Kabuki is a traditional classic Japanese form of theater with its origins in the Edo Period. Based on the individual kanji characters, Kabuki is therefore sometimes translated as “the art of singing and dancing. In contrast to the other older forms of Japanese performing arts, such as Noh, Kabuki was initially popular only among the common townspeople and not among the higher social classes. Today, this form of theater has permeated Japanese society and has become an essential part of Japanese culture. Kabuki theatre commonly known for the stylization of its drama and for the elaborate make-up worn by some of its performers. Kabuki plays are predominantly about moral conflicts, love-hate relationships, historical events and the like. The performers adapt an ancient language which is difficult to understand even for some Japanese people. The lines are spoken in a somewhat rather monotonous tone while being accompanied by traditional Japanese instruments.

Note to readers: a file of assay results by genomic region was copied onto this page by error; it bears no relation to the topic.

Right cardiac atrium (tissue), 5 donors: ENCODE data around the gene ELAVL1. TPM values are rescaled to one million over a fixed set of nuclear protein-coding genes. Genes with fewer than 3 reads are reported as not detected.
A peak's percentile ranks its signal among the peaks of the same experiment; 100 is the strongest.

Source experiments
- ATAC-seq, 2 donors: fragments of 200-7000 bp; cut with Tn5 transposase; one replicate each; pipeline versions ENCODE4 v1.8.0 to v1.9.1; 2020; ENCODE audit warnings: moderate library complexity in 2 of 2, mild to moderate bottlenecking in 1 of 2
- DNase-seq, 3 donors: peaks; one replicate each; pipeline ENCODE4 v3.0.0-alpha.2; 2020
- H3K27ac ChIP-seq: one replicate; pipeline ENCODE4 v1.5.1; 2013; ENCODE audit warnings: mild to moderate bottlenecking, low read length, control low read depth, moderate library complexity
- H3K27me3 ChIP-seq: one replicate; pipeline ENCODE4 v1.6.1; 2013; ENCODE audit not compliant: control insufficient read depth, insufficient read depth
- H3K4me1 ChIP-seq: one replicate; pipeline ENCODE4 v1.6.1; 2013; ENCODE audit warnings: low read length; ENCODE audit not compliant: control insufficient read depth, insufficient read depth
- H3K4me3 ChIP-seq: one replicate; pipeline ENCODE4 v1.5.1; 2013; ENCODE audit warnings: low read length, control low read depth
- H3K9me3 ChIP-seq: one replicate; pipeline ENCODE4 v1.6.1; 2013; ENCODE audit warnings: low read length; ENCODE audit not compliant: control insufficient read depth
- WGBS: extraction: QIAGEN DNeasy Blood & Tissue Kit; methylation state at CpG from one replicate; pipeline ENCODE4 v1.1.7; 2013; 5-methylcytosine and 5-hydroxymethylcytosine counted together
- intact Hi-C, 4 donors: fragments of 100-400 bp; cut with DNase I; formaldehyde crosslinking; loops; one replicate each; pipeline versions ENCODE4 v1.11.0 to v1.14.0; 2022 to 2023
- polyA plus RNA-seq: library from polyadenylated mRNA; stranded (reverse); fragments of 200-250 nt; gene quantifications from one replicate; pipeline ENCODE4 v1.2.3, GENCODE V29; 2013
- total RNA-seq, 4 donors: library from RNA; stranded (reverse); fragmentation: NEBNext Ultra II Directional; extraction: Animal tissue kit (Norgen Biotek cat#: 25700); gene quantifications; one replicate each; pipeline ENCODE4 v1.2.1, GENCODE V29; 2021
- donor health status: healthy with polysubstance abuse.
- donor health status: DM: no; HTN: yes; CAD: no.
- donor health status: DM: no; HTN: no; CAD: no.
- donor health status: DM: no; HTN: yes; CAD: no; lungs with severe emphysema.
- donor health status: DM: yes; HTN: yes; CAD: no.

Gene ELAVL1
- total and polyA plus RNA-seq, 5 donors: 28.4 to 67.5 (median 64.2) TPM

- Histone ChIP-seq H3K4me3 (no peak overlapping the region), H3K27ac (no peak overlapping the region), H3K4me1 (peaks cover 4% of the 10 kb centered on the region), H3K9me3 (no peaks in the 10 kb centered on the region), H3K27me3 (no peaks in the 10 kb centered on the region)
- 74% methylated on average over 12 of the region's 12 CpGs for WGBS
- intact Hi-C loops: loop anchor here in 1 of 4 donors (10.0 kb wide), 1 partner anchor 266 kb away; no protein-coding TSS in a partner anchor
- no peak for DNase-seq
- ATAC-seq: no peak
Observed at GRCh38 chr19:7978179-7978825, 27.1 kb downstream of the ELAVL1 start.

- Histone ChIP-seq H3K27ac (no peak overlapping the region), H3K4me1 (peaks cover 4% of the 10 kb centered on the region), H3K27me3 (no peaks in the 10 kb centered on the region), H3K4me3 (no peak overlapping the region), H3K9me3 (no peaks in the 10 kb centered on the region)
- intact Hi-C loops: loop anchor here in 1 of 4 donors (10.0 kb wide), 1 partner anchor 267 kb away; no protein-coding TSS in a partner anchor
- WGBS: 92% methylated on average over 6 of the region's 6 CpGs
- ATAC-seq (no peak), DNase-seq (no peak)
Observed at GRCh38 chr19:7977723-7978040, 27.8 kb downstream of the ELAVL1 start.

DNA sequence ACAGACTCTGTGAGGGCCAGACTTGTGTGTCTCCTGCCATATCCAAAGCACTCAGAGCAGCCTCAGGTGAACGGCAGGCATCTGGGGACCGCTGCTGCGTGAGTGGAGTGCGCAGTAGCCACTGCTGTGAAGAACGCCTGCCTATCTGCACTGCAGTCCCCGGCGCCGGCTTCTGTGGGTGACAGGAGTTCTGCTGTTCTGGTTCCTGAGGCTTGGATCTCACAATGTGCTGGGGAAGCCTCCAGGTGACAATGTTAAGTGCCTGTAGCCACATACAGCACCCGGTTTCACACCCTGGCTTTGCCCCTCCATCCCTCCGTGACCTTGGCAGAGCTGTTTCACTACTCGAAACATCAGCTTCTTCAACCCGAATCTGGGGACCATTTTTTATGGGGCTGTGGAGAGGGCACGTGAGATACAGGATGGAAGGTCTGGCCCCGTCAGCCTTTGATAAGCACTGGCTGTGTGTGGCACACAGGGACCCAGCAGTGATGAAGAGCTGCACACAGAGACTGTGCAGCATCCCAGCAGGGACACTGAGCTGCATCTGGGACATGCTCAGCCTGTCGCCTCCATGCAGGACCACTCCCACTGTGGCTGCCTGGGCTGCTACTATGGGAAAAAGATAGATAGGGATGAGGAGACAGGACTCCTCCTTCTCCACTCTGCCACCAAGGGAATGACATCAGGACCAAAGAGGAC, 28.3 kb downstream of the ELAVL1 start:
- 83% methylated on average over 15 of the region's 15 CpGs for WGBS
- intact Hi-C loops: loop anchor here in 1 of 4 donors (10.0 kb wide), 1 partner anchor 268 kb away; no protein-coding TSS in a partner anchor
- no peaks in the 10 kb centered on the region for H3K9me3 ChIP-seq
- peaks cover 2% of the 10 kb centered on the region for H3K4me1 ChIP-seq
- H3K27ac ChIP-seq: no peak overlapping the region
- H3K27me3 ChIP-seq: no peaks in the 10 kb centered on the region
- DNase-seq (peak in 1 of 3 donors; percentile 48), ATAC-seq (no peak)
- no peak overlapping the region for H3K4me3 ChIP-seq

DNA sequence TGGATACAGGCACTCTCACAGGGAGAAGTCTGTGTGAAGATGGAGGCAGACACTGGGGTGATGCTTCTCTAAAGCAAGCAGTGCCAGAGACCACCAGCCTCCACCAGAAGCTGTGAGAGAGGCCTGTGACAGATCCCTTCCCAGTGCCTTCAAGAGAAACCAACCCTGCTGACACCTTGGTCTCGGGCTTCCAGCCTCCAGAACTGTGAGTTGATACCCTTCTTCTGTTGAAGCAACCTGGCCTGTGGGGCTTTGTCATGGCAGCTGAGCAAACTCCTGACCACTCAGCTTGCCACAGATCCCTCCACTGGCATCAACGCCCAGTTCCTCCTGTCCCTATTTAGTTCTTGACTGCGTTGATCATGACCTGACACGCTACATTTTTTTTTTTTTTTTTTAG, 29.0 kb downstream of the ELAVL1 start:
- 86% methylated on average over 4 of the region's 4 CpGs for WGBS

Kabuki takes place on a rotating stage (kabuki no butai). The stage is further equipped with several gadgets like trapdoors through which the actors can appear and disappear. Another specialty of the kabuki stage is the hanamichi (flower path), a walkway which extends into the audience and via which dramatic entrances and exits are made. In Osaka, one of the most well known and popular kabuki theatres is the Osaka Shochiku-za. The theater underwent major renovations which were completed in 1997. Preserving its characteristic front exterior walls, called the Arc de Triomphe of Dotombori, it is now a new theater with two stories underground and eight stories above ground, all designed to handle a wide range of programs making full use of the latest stage equipment, including Japan’s fastest revolving stage, a suspension rail attached to the ceiling, and an elevating stage but still maintaining the traditional dignified stage layout of Kabuki. Three to five different Kabuki performances are put on here annually, including the Shinshun Dai Kabuki (New Year’s Great Kabuki).
Interesting fact: In the early years, both men and women acted in kabuki plays. Later during the Edo Period, the Tokugawa Shogunate forbade women from acting, a restriction that survives to the present day. Several male kabuki actors are therefore specialists in playing female roles (onnagata).